The way we understand ‘saying no’ just doesn’t work with sexual violence. When someone has more power than you, either physically or through emotional or financial manipulation, looking her in the eye and saying “No” is a complete waste of time. She will ignore it, or respect it at the time and then be angry with you the next day for being ‘frigid’, or demand that you have sex with her a few days later in a way that’s even more painful and humiliating in order to teach you that you shouldn’t have said ‘no’ in the first place.

Looking back, I can see that actually I said ‘no’ to her all the time. She just chose to ignore or dismiss all the different ways I told her that I was not enjoying what she was doing to me. Here’s just a few of the things I did and said that mean no:

  • Washing straight after sex means no
  • Avoiding sex means no
  • Moving her hand away when she tries to grope me means no
  • looking unhappy during sex means no
  • never initiating sex means no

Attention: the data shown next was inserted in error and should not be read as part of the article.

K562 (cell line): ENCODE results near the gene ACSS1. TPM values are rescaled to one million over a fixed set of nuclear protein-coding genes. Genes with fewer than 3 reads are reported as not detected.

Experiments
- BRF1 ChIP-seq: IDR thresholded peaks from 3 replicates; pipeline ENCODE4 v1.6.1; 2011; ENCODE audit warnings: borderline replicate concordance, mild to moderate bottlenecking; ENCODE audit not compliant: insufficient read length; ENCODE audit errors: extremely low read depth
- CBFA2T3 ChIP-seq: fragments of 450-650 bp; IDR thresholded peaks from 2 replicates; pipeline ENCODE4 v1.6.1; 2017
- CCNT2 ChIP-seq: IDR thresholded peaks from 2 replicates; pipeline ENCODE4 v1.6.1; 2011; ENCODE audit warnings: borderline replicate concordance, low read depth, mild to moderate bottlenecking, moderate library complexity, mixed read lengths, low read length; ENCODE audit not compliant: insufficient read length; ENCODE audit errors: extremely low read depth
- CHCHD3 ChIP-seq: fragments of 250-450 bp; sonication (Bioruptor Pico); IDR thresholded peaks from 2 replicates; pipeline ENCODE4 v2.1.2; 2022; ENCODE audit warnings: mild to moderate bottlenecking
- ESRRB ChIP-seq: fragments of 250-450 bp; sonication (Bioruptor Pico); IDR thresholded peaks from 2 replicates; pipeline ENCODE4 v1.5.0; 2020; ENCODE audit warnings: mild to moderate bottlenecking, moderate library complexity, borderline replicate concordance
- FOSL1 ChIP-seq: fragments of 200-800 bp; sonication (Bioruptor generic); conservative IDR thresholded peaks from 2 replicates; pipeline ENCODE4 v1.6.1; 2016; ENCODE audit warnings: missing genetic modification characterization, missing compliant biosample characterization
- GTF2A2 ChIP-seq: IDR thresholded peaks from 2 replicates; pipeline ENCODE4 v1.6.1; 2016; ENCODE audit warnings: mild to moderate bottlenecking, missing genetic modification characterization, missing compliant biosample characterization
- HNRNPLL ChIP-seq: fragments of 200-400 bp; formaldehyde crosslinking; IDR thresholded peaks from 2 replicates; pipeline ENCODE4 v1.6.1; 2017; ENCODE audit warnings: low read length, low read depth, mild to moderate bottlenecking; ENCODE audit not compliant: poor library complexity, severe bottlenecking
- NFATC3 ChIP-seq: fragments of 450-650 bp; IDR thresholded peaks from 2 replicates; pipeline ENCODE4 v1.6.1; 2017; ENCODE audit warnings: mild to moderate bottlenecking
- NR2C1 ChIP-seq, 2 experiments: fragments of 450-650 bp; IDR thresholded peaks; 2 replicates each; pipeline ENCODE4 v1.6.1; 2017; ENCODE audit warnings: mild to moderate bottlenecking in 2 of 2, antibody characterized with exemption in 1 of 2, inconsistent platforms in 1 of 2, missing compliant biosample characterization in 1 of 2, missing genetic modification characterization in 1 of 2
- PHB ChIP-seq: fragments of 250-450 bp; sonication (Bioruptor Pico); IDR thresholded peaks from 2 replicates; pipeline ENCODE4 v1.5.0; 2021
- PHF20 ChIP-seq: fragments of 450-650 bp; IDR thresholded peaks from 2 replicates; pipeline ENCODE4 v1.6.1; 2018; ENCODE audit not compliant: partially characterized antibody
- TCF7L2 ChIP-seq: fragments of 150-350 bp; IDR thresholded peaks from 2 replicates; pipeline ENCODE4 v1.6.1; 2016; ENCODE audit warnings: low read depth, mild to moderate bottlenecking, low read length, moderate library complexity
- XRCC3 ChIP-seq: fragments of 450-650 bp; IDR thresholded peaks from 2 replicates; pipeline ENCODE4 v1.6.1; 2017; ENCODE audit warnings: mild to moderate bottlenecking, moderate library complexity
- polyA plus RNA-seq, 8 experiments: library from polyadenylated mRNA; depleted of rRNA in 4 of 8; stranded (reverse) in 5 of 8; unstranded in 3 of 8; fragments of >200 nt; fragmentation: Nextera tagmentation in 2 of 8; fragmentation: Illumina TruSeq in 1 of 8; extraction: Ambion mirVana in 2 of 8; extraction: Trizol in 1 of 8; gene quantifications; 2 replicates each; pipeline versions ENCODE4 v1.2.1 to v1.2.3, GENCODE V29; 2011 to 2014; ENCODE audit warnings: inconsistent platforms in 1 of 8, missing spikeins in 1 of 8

• “I’m tired” means no
  • “I’m busy” means no
  • “Hurry up and get in over with” means no
  • avoiding eye contact all the way through means no

We can be a lot less forgiving of ourselves than we are of our abuser. If my girlfriend leapt off the bed without making eye contact and went off to the bathroom to wash the minute we’d finished having sex, I would be really worried. I’d want to talk to her, to know if I’d done something wrong. My abuser just ranted at me: “I don’t like it when you go and wash your hands, it’s as if you don’t enjoy it. You do enjoy it, DON’T YOU?”

We have to stop blaming ourselves and buying into their excuses and hold them to the same basic moral standards we hold ourselves to. If you place your hand on your girlfriend’s arse and she gently moves it away, would you (a) get the message (b) keep molesting her until she gives in while ranting endlessly about what a frigid selfish bitch she is? If you answered (a), Congratulations! You are not a rapist. We would never dream of doing option (b) to our partner, so she had no right whatsoever to do it to us.

When we are in relationships with so little control, so little self-esteem, so little independence, still we find tiny little ways to resist. Always somewhere some little part of us kept saying no, kept resisting, even when it could only do that in the tiniest most secret ways. Whatever abuse we’ve been through, there is something strong inside all of us that our abuser could never destroy, and that is what gives us hope and makes us survivors.